Eating Disorders and Associated Risk Factors among Healthcare Providers at Al-Qassim Region Saudi Arabia

Document Type : Original Article


1 Associate professor of Psychiatric and Mental Health Nursing, Department of Psychiatric and Mental Health and Community Health, College of Nursing, Qassim University

2 College of Medicine, Sulaiman Al Rajhi University, Al-Qassim, Saudi Arabia.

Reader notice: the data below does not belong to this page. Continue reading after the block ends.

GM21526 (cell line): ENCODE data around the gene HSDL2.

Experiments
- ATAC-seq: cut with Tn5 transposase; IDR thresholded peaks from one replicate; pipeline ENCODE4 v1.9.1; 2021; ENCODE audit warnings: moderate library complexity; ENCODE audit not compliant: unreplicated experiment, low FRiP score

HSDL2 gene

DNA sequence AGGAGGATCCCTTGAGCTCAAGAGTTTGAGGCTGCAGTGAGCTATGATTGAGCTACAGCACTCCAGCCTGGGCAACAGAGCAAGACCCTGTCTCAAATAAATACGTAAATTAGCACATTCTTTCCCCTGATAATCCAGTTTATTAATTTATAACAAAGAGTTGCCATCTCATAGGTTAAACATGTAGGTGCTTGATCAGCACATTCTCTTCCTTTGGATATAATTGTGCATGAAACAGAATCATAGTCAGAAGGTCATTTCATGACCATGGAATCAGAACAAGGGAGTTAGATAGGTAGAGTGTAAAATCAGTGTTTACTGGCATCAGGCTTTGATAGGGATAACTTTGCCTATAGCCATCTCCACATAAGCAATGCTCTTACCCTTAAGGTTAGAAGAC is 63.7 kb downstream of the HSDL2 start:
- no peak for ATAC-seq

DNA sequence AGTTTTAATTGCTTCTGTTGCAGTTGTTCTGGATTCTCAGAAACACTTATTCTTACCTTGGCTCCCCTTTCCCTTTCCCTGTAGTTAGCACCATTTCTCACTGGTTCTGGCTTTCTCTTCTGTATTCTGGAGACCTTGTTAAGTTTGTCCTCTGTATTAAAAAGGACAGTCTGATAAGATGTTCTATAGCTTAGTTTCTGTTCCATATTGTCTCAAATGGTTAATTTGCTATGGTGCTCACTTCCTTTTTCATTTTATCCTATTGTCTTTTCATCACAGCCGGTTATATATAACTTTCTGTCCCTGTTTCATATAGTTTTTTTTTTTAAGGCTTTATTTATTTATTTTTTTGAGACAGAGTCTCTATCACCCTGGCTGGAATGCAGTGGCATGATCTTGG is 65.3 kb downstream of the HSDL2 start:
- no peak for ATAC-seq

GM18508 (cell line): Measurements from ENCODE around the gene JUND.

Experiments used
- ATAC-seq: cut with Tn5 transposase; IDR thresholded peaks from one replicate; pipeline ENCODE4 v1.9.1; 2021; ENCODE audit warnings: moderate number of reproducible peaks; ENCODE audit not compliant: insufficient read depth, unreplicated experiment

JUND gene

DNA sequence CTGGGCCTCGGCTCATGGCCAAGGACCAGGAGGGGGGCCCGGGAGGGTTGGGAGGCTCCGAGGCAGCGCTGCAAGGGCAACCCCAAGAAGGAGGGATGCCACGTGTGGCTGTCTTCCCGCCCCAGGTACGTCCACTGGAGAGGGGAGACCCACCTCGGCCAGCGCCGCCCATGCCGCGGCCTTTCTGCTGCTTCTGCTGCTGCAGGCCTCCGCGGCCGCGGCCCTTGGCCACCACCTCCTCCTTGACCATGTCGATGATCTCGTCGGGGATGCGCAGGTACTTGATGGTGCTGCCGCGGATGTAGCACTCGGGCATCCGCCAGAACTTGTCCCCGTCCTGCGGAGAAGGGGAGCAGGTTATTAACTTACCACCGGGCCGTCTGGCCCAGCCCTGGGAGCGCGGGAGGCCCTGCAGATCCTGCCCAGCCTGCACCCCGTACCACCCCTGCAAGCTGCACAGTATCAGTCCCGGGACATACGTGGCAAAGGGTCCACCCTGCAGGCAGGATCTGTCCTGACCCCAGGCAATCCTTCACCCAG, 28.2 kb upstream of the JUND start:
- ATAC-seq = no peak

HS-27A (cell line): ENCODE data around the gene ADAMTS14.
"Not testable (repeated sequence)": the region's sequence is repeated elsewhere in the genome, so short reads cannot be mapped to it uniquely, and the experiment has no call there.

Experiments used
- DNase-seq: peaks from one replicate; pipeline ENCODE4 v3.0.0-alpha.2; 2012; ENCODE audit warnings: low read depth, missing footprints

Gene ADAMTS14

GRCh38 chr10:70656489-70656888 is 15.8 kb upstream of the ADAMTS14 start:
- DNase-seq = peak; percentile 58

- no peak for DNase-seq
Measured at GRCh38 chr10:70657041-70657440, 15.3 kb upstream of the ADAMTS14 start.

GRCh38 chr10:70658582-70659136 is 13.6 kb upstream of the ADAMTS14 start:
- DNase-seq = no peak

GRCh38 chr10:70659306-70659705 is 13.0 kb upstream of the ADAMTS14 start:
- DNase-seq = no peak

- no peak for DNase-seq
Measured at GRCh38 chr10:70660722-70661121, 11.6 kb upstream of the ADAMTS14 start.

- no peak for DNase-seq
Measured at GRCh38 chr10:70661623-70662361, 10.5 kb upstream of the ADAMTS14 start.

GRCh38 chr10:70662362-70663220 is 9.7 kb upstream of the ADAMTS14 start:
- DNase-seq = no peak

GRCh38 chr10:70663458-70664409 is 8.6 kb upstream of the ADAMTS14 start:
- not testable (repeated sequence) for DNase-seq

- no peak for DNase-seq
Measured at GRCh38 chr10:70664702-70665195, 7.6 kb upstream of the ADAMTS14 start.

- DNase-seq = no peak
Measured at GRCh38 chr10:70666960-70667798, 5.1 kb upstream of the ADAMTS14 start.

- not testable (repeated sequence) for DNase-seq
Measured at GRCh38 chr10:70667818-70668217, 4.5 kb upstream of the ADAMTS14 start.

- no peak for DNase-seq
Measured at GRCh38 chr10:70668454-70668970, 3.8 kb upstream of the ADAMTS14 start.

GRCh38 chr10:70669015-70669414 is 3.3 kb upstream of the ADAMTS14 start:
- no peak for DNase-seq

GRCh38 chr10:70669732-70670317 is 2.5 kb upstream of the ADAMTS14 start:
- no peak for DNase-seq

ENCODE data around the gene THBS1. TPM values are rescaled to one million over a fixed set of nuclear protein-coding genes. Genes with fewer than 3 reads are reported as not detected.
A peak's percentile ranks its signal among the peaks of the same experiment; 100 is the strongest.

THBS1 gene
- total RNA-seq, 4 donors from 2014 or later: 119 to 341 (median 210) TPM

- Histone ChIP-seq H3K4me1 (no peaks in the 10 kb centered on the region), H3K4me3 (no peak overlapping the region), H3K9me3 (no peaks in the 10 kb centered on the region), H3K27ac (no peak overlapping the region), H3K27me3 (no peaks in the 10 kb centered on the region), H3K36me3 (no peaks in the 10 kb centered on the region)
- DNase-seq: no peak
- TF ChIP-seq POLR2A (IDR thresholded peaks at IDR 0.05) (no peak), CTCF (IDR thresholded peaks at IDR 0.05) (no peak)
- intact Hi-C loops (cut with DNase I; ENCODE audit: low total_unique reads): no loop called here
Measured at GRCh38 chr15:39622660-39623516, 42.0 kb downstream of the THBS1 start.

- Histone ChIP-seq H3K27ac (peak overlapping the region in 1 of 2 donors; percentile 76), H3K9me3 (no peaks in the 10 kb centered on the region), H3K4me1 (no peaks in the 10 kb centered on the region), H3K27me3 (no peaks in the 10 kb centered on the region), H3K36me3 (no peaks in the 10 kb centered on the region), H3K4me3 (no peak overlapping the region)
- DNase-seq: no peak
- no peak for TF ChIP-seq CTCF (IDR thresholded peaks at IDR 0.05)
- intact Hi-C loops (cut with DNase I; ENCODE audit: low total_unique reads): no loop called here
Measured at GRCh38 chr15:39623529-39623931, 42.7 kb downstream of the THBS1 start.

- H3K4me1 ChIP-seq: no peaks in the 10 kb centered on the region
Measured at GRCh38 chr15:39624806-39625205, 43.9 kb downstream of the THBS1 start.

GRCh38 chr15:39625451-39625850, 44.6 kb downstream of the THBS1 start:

Background: Eating Disorders are deleterious mental illnesses that manifest through harmful behaviours and patterns. Objective: The existing study was premeditated to assess the prevalence of eating disorders and identify potential risk factors among healthcare providers in Al Qassim, Saudi Arabia. Design: The research is a cross-sectional design that integrates descriptive and analytical methods. Sample: A convenience sample of 354 healthcare providers who worked in the Ministry of Health (MOH) hospitals in the Qassim region of Saudi Arabia. Measurement: An online survey encompassed through using the following tools for data collection 1) the Eating Attitudes Test (EAT-26), 2) the Perceived Stress Scale (10 questions), 3) lifestyle, 4) body mass index (BMI), and 5) the nutrition-related variables. Results: The total prevalence risk of eating disorders was almost one-third (33.1%). By contrast, 66.9% of them were not. The study's healthcare providers who were at the uppermost jeopardy of developing an eating disorder (33.2%) and those who were not at risk (68.8%) had the highest levels of moderate stress. Conclusion: There were statistically significant correlations between the likelihood of eating disorders and the health care providers who had a poor appetite, difficulty falling asleep, getting less than six hours of sleep each day, and eating meals that were not prepared at home. Healthcare providers require specialized programs to prevent eating disorders and promote their lifestyle and mental health.